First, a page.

Our readings today give us a very challenging message, I ask you to take a moment now and ask that the Holy Spirit will open and convict your heart as He desires.
Our Gospel begins, “Someone from the crowd said to Jesus, ‘Teacher, tell my brother to share the inheritance with me’”. So we have 2 people, the person asking from the crowd and the brother. If we reflect though, chances are most of us are like one of these 2 people.READ MORE
For the earlier part of my life I lived in the Northwest, spending a fair bit of time helping out the family farm in Montana. Once I finished homeschooling my way through everything prior to college, I went to Christendom College in Front Royal, VA, which I graduated from in 2013 with a BA in History. After living on the east coast for nearly two-and-a-half years, I returned home to my family in Montana. Shortly after moving home, I got engaged to my wonderful fiancée, Therese, who moved down to Phoenix for her work. Through a process of prayer, discernment, and job hunting, God provided the opportunity for me to join the wonderful staff here at Corpus Christi. I moved down to Phoenix mid-July, following my fiancée, and feel very blessed to be a part of this devout parish. I really enjoy music and have studied piano and singing extensively, and have also learned to play the organ. I look forward to seeing you at Mass and around the parish!READ MORE
From a letter to Diognetus written in the 2nd century. It was true then. Is it true for you today?
Christians are indistinguishable from other men either by nationality, language or customs. They do not inhabit separate cities of their own, or speak a strange dialect, or follow some outlandish way of life. Their teaching is not based upon reveries inspired by the curiosity of men. Unlike some other people, they champion no purely human doctrine. With regard to dress, food and manner of life in general, they follow the customs of whatever city they happen to be living in, whether it is Greek or foreign.READ MORE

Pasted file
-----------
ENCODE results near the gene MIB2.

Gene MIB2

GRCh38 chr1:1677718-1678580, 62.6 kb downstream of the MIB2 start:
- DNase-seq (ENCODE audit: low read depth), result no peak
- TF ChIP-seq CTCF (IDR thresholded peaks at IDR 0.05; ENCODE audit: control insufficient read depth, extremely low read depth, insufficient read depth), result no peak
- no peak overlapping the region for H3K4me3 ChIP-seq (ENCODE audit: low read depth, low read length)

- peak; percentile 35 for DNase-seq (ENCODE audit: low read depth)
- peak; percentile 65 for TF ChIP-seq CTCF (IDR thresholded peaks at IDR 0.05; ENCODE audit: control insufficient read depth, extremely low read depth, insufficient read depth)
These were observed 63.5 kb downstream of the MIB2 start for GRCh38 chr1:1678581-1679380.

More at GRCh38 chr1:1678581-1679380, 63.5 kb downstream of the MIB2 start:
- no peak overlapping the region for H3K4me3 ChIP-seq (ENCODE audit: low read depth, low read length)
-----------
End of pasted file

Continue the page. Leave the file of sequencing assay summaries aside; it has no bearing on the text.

Today Jesus teaches us how to pray, let us open our hearts to learn how to relate to Our Heavenly Father. Before I begin my homily, I ask each of you to think how you would describe your earthly father, if you know who he is, and what your relationship with him was or is like.
For some of you your fathers are a generous and loving man who is always there for you and so you probably have a strong relationship with him, maybe even he’s one of your best friends. Others might say your father was busy at work providing for his family but emotionally not as present, and your relationship with your father is just OK. Maybe you would say that you know your dad loves you, but he loves you in his own way. Some dads can be authoritative and intimidating in relation to their children. Still for others, their father might have been physically or emotionally abusive, he did not show love like he should have because he did not how to love; and so their relationship with their father is distant.READ MORE